The architecture studio is just one example of this kind of pedagogy. Art and dance studios often take a similar approach. The architecture studio seems the most comparable to composition pedagogy because of the focus on complex design issues. Music and architecture have received much attention as closely related disciplines, and while most of that attention has been in the areas of theory and criticism, I believe that musical and architectural pedagogy could benefit from a critical comparison as well.


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While not all aspects of the architecture studio can be directly transposed to a music composition model, many of the general principles can be adapted to create a distinct alternative to the private-lesson paradigm. Because composition has an auditory component, it is traditionally thought that one needs a certain amount of isolation. With recent technological advances, however, it is fairly easy to imagine a dedicated room for 6-12 students with lap-top computers, midi keyboards and headphones, notation software, recording, mixing, and sound design software: all things that can simulate isolation while maintaining a collaborative educational atmosphere.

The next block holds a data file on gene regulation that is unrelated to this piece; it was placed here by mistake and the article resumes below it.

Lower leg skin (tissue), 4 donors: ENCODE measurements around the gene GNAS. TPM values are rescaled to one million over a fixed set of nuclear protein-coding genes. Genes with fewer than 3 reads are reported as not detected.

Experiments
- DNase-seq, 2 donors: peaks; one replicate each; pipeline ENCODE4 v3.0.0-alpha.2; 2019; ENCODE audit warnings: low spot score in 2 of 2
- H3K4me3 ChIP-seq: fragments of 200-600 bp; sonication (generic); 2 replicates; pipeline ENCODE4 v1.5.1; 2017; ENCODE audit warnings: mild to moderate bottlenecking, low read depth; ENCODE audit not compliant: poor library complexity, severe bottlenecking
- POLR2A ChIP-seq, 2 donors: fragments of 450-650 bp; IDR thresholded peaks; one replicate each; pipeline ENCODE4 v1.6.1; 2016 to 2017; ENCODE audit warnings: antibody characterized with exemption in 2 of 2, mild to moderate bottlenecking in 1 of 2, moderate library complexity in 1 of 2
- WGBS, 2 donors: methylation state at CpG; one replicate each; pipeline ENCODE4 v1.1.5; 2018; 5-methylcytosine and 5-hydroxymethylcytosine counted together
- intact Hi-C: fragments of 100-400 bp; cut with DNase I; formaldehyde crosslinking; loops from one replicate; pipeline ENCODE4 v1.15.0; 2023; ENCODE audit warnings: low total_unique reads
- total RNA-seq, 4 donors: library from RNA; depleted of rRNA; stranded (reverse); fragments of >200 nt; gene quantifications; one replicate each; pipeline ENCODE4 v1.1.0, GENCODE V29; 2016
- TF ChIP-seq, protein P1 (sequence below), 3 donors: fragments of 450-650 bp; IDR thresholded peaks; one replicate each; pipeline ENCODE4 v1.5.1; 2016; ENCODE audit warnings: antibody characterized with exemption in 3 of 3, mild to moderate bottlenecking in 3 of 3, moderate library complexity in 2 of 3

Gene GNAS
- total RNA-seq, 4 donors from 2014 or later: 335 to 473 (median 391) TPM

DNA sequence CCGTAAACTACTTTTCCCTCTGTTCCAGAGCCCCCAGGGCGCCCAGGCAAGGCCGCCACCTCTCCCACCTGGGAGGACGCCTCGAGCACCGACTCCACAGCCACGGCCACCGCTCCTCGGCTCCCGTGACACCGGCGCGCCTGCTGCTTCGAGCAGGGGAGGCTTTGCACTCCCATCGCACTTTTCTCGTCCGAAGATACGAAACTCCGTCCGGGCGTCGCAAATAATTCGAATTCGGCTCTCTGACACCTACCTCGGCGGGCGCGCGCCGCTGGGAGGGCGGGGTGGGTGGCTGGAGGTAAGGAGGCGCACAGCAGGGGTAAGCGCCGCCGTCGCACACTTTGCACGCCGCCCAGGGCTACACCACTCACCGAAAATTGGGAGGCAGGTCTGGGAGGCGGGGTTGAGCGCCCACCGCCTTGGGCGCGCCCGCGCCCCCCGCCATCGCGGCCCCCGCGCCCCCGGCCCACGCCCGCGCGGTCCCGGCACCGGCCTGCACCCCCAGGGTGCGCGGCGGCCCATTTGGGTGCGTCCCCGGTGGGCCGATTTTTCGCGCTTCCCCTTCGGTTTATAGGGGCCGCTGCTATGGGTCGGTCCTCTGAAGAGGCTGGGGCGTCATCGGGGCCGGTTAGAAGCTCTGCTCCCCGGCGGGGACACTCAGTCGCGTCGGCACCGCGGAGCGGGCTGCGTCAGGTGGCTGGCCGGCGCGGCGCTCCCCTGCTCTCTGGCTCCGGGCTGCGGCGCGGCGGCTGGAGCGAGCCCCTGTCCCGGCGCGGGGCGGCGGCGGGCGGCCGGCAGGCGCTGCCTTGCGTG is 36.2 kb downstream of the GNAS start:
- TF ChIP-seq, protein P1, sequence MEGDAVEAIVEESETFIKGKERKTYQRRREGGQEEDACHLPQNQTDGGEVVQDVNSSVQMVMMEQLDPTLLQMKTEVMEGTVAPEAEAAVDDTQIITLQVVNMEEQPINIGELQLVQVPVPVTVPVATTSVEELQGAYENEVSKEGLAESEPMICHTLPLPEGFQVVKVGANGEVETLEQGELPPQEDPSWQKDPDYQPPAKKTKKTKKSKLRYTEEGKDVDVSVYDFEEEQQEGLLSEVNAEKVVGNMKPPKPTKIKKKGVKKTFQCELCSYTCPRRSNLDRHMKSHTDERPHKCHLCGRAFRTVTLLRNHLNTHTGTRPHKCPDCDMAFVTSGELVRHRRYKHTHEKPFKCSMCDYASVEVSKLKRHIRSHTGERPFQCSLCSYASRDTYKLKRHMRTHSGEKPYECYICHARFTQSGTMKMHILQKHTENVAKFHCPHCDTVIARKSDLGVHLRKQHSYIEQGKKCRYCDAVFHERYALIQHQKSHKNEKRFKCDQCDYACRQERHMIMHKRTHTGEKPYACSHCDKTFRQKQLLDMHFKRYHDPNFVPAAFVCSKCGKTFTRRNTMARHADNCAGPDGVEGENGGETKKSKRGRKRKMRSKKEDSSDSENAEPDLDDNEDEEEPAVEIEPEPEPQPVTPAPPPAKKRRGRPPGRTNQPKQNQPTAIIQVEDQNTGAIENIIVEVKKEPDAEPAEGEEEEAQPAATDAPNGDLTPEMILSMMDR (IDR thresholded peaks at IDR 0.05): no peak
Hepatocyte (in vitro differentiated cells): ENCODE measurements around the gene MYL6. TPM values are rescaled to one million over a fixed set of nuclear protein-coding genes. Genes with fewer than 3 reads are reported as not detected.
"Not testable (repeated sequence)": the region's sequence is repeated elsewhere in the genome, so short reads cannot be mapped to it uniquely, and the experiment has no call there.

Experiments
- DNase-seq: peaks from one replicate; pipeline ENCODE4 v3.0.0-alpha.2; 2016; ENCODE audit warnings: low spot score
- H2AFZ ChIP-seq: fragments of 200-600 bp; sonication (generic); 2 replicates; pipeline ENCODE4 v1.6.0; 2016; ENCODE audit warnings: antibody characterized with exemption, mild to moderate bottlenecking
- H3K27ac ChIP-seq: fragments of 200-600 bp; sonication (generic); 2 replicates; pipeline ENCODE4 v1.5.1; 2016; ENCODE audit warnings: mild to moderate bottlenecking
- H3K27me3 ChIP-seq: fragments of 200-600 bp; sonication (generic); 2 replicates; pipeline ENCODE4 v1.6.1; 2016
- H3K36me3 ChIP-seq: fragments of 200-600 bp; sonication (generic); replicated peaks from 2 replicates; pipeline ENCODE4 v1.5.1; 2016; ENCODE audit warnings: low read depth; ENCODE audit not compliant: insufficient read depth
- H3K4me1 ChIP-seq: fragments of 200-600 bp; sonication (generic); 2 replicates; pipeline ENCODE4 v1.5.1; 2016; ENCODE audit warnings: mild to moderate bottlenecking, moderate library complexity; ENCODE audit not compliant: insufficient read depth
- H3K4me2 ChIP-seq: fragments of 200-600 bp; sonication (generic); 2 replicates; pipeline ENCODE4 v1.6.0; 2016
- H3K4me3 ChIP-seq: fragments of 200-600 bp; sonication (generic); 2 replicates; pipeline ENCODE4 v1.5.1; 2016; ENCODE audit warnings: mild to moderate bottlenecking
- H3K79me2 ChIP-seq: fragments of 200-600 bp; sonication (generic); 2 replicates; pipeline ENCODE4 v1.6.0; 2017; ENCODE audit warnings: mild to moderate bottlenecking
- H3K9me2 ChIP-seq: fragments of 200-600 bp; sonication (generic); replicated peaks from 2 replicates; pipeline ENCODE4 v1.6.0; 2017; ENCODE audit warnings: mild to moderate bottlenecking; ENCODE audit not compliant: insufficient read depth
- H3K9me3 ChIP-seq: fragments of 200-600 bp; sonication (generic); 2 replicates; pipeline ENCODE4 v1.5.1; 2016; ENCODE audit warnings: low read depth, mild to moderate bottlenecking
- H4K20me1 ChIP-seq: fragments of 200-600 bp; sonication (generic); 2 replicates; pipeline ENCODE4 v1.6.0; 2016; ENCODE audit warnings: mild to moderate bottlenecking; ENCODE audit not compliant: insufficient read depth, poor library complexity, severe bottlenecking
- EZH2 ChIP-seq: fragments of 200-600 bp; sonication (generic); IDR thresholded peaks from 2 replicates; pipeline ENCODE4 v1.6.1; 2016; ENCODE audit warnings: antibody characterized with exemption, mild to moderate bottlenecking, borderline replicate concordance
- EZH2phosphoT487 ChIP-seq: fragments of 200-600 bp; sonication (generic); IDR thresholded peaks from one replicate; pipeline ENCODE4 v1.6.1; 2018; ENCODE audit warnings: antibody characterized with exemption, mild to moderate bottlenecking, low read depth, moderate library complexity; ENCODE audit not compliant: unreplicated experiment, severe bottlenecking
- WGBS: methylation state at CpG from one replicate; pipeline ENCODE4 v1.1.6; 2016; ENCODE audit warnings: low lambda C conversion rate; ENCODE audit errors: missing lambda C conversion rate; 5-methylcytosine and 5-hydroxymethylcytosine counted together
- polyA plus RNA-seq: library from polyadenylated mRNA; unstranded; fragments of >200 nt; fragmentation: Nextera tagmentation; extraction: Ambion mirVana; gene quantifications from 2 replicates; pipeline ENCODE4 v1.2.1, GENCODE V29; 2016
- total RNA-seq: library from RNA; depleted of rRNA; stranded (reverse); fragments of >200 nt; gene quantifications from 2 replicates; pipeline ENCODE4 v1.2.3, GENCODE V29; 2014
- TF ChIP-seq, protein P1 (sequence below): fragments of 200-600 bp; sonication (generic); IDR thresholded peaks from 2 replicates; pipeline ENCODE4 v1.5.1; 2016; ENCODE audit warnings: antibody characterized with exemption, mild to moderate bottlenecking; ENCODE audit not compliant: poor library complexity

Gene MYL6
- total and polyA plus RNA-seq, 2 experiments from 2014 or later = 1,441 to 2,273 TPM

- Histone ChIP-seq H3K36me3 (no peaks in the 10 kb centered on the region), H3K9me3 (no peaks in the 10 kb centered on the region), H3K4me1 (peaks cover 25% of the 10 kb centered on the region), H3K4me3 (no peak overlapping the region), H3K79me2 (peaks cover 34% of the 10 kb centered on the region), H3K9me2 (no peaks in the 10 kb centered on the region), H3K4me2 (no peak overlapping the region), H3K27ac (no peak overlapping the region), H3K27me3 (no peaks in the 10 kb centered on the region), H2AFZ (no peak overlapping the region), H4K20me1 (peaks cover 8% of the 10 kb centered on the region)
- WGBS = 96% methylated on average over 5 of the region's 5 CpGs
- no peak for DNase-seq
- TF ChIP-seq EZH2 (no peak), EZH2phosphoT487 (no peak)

Composition is primarily a problem-solving, design-oriented discipline. Theory, history, keyboard harmony, performance, ensembles and seminars are all important parts of skill acquisition and intellectual development, and must be a part of a composer's education. However, in place of the model where these necessities are complemented with private composition lessons, I would like to offer an alternative model which would replace the private composition lesson with the composition studio.2